The responsibilities of Child Protective Services are to:

  • Conduct civil investigations of reports of child abuse and neglect.
  • Protect children from abuse and neglect.
  • Promote the safety, integrity, and stability of families.
  • Provide permanent homes or living arrangements for children who cannot safely remain with their families.

2011 Accomplishments and Initiatives

Child and Family Services Review

The Child and Family Services Review is used to measure and improve state child welfare systems and is administered by the U.S. Department of Health and Human Services. The review monitors how states comply with federal requirements for child protection, foster care, adoption, family preservation and family support, and independent living services. This includes an analysis of statewide data, a statewide assessment, an onsite review, and a program improvement plan period. Each review evaluates seven outcomes involving child safety, permanency, and well-being. DFPS completed its last review in March 2008 and received a final federal report in March 2009. DFPS developed a program improvement plan that was federally approved and took effect on April 1, 2010 and will end March 31, 2013.

The plan includes these objectives:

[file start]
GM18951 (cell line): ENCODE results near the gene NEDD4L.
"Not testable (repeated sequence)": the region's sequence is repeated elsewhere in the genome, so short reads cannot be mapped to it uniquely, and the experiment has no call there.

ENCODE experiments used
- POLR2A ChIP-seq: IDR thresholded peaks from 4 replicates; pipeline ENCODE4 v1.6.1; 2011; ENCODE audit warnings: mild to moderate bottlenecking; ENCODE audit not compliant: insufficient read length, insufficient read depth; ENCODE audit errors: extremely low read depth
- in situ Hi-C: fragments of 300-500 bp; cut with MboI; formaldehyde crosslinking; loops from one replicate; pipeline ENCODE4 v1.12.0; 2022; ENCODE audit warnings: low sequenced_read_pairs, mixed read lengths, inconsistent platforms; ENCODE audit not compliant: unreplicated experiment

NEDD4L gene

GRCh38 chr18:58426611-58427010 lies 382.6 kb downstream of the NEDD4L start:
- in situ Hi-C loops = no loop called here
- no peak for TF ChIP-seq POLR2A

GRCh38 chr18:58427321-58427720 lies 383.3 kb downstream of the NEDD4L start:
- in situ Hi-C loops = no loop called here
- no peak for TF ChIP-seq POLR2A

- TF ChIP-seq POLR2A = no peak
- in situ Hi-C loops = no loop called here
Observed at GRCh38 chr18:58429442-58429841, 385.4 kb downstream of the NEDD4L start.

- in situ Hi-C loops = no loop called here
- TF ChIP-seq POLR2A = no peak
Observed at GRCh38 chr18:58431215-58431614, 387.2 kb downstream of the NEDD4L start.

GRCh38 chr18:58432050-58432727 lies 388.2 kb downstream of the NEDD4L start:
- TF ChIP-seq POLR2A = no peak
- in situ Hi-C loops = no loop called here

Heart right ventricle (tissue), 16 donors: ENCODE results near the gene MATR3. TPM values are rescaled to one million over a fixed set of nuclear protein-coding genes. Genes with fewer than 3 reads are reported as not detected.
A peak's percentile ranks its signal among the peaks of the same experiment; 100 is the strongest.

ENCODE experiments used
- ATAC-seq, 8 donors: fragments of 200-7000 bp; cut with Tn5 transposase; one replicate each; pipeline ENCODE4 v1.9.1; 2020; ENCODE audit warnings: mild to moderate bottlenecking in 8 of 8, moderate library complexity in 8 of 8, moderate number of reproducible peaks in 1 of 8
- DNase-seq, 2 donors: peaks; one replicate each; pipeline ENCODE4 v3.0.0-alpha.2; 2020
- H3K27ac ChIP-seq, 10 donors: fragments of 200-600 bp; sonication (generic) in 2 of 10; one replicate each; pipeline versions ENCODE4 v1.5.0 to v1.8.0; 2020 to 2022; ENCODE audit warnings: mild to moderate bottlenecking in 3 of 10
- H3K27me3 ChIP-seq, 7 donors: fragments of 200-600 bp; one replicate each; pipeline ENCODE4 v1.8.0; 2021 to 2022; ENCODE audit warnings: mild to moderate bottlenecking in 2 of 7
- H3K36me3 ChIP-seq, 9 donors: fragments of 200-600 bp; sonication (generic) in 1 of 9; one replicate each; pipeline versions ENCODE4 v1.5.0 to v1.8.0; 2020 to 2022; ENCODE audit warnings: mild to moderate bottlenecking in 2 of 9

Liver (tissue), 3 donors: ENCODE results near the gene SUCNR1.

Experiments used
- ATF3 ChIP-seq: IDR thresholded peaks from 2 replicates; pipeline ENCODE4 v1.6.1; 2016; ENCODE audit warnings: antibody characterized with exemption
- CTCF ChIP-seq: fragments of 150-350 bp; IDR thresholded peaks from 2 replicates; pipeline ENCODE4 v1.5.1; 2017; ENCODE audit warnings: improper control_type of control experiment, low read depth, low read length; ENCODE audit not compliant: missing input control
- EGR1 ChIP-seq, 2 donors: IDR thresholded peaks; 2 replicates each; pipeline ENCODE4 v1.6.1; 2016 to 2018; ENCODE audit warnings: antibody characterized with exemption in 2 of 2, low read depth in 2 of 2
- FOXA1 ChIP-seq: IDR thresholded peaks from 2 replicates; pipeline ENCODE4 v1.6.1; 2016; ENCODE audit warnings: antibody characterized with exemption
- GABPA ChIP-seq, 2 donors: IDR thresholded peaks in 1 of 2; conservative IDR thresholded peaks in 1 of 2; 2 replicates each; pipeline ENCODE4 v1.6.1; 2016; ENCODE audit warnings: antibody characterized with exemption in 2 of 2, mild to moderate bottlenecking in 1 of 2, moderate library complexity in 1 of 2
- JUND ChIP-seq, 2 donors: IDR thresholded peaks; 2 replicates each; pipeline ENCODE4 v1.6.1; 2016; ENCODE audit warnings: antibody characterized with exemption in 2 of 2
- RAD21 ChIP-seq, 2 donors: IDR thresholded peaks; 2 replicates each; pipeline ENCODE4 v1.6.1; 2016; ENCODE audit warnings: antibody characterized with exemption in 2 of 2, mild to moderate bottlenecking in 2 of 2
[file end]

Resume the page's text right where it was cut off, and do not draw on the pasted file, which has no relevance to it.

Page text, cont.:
• Strengthen critical decision-making skills, particularly involving safety.
  • Enhance the capacity to place children in foster care in appropriate homes or settings closer to their families and communities.
  • Remove barriers to finding permanent homes for children, especially when they remain in state care but parental rights are not terminated.
  • Strengthen practices for family-based safety services (in-home services).

Foster Care Redesign

Since January 2010, DFPS has been working on an initiative to improve outcomes for children and youth living in foster care. The official name is "Improving Child/Youth Placement Outcomes: A System Redesign" but it is that is commonly known as Foster Care Redesign. The goal of the project is to create ongoing, community-based placements that will meet the needs of children and youth in the least restrictive settings.

The project has been guided by the Public Private Partnership, which is composed of 26 representatives including foster youth alumni, the judiciary, providers, trade associations, advocates, and DFPS staff. The partnership got input from many stakeholders, evaluated foster care models in other states, and analyzed Texas data. The partnership recommended a new foster care model to the DFPS Commissioner in December 2010. The proposed changes included how DFPS procures, contracts, and pays for foster care and other services for children in state care and their families.

DFPS endorsed the recommendations and the 82nd Texas Legislature passed Senate Bill 218, directing the department to put the new foster care model in place. In August 2011, DFPS issued a request for proposals for implementing the first stage of Foster Care Redesign in two designated areas of the state. DFPS intends to award contracts for those areas in early 2012.